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The jury for Pittsburgh synagogue mass shooter has begun deliberations to decide if the death penalty phase of the trial should continue

<i>David Klug</i><br/>A scene from court during the eligibility phase of the Pittsburgh synagogue trial on June 26.
David Klug
A scene from court during the eligibility phase of the Pittsburgh synagogue trial on June 26.

By Nicki Brown, CNN

(CNN) — The jury in the trial of the Pittsburgh synagogue mass shooter began deliberating Wednesday about whether he is eligible for the death penalty.

If the jury finds he is eligible, they will move to a final phase of the trial, called sentencing selection, to consider whether to recommend the death penalty for the capital offenses in light of all aggravating and mitigating factors.

This final phase is expected to last several weeks.

The jury can also decide Bowers is ineligible for the death penalty at this stage, ending their deliberations and resulting in life sentences for the capital counts.

Robert Bowers, 50, was found guilty on June 16 of all 63 charges against him for killing 11 worshipers and wounding six others at Pittsburgh’s Tree of Life synagogue in 2018, the deadliest attack on Jewish people in the US. Twenty-two of those counts were capital offenses.

The jury deliberated for about an hour. Deliberations resume Thursday morning.

The death penalty trial is split into two parts, the guilt phase followed by the penalty phase. In this case, however, the judge granted the defense’s request to split the trial into three parts: the guilt phase, the eligibility phase and the sentencing selection phase. Each part has opening statements, closing arguments and a verdict.

During this eligibility phase, prosecutors had to prove Bowers had an intentional mental state when he committed the crimes and at least one aggravating factor applied to the mass shooting. They argued the shooting showed extensive planning and clear intent that, in Bowers’ own words, “All Jews had to die.”

In contrast, the defense sought to question whether Bowers acted with intent and highlighted his mental health issues. Several doctors testified they diagnosed him with schizophrenia and noted his delusional thoughts and conspiracies about Jews.

During closing arguments Wednesday, the defense team said the shooter’s delusions “took over his thinking.”

“In 2018, that delusional belief system took over his thinking and made him incapable of really doing anything except following the dictates of that belief system,” defense attorney Michael Burt told the jury.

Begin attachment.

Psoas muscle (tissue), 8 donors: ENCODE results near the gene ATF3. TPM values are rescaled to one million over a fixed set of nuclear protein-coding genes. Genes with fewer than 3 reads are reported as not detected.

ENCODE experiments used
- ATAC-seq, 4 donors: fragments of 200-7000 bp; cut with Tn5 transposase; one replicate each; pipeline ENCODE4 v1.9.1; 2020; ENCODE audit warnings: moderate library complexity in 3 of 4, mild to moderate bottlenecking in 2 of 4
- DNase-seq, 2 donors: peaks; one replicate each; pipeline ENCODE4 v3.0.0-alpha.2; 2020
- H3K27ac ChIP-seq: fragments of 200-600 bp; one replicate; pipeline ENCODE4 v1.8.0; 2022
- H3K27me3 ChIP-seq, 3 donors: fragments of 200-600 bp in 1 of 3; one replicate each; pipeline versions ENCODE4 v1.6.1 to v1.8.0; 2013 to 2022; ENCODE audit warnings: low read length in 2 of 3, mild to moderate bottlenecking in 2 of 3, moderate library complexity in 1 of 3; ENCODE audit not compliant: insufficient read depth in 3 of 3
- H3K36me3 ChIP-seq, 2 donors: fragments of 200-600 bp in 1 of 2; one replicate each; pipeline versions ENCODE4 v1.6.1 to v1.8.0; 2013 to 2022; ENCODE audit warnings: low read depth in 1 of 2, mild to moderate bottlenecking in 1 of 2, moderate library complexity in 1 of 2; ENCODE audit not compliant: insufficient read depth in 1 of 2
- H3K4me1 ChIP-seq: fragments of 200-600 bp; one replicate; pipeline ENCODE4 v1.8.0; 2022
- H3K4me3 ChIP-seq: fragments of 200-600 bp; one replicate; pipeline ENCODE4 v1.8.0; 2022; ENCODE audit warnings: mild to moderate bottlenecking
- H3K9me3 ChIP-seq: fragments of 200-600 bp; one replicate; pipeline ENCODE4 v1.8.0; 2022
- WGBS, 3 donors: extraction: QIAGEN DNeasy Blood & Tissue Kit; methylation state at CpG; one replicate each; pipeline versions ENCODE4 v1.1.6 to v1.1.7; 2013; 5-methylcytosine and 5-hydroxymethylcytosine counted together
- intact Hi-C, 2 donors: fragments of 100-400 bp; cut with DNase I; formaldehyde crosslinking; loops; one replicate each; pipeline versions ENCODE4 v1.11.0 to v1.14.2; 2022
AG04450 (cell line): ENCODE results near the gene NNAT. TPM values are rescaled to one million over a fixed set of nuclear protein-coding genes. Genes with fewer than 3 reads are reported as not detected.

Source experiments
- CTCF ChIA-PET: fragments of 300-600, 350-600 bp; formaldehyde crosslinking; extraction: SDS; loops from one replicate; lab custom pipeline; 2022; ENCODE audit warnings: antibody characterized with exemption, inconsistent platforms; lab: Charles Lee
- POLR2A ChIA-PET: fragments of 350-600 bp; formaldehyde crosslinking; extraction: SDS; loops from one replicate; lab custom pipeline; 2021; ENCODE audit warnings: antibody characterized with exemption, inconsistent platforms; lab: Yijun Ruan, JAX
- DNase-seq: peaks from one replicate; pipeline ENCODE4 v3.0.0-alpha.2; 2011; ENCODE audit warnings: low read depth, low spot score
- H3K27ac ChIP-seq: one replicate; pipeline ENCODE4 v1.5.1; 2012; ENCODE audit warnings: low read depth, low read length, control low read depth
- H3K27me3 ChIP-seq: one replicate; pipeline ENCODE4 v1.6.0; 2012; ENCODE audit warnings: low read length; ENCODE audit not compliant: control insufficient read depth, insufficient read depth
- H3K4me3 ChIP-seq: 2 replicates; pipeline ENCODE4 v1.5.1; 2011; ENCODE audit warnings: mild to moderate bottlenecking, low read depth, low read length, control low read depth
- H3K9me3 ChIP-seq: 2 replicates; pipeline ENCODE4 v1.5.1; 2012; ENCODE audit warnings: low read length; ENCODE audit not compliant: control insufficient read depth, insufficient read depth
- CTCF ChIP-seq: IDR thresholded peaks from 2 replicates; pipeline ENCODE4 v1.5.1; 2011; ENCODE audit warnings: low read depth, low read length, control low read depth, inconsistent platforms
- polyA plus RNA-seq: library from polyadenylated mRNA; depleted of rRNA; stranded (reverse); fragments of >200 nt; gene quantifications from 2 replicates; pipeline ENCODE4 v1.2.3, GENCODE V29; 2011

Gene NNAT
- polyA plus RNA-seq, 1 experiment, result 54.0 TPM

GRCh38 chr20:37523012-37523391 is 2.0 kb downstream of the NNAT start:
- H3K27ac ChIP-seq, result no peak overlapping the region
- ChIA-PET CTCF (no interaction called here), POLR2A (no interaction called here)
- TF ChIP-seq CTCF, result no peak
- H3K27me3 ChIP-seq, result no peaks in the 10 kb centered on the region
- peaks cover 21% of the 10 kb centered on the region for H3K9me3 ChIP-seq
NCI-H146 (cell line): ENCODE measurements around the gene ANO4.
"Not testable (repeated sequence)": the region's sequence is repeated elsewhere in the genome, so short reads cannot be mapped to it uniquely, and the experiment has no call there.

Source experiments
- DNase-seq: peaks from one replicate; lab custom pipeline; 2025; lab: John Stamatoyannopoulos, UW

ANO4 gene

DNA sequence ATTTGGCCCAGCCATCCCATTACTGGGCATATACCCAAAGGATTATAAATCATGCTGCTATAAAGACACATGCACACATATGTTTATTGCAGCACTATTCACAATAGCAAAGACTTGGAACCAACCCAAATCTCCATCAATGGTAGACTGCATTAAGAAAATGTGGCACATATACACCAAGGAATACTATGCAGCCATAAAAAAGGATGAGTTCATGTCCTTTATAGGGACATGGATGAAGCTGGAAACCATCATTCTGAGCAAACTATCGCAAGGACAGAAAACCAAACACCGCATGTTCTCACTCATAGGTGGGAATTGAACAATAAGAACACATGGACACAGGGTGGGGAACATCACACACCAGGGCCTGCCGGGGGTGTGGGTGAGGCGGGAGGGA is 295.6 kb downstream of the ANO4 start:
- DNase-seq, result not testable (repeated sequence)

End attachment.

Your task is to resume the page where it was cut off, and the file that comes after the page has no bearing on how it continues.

The defense team has focused on the threshold intent factors in the case, attempting to prove that Bowers was incapable of forming the intent to kill or inflict serious harm due to mental illness, which Burt emphasized in his 90-minute closing argument.

“People don’t go into a church and kill a bunch of older people for no reason,” Burt said. “We’ve tried to provide you with reasons that we think explain how this horrible crime could’ve happened.”

Two medical experts called by the defense testified the shooter diagnosed Bowers with schizophrenia, and one diagnosed him with epilepsy. Other experts testified that Bowers has shown signs of these conditions, as well as delusions.

Burt said there’s a difference between “a rational, conscious intent to kill, as opposed to a crazy, delusional intent that is found in mental illness.”

In the prosecution’s rebuttal argument, attorney Eric Olshan disputed the defense experts’ diagnoses, saying Bowers does not have schizophrenia, epilepsy, or delusions.

“He just believes things that are repugnant,” Olshan said.

“Even if the defendant had these illnesses, they would say nothing about whether he could form the intent to kill,” the prosecutor told the jury.

“Don’t be distracted from the simple and commonsense fact that everything the defendant did in the months leading up to October 27 and on that horrific day was because that’s exactly what he intended to do,” Olshan said.

US District Judge Robert Colville instructed jurors before closing arguments, asking them not to consider the fact that Bowers did not testify in the trial. “You must not draw any adverse inference against him because he did not take the witness stand,” he said.

The jury heard from a total of 20 witnesses over more than two weeks of testimony in the trial’s latest phase.

In 2018, Bowers approached the synagogue with three handguns and an AR-15 rifle and began firing near the entrance to the synagogue and then opened fire on congregants, according to testimony.

Police eventually shot Bowers multiple times before he surrendered and was arrested.

Those who died included a 97-year-old great-grandmother, an 87-year-old accountant and a couple married at the synagogue more than 60 years earlier.

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CNN’s Laura Dolan and Ray Sanchez contributed to this report.

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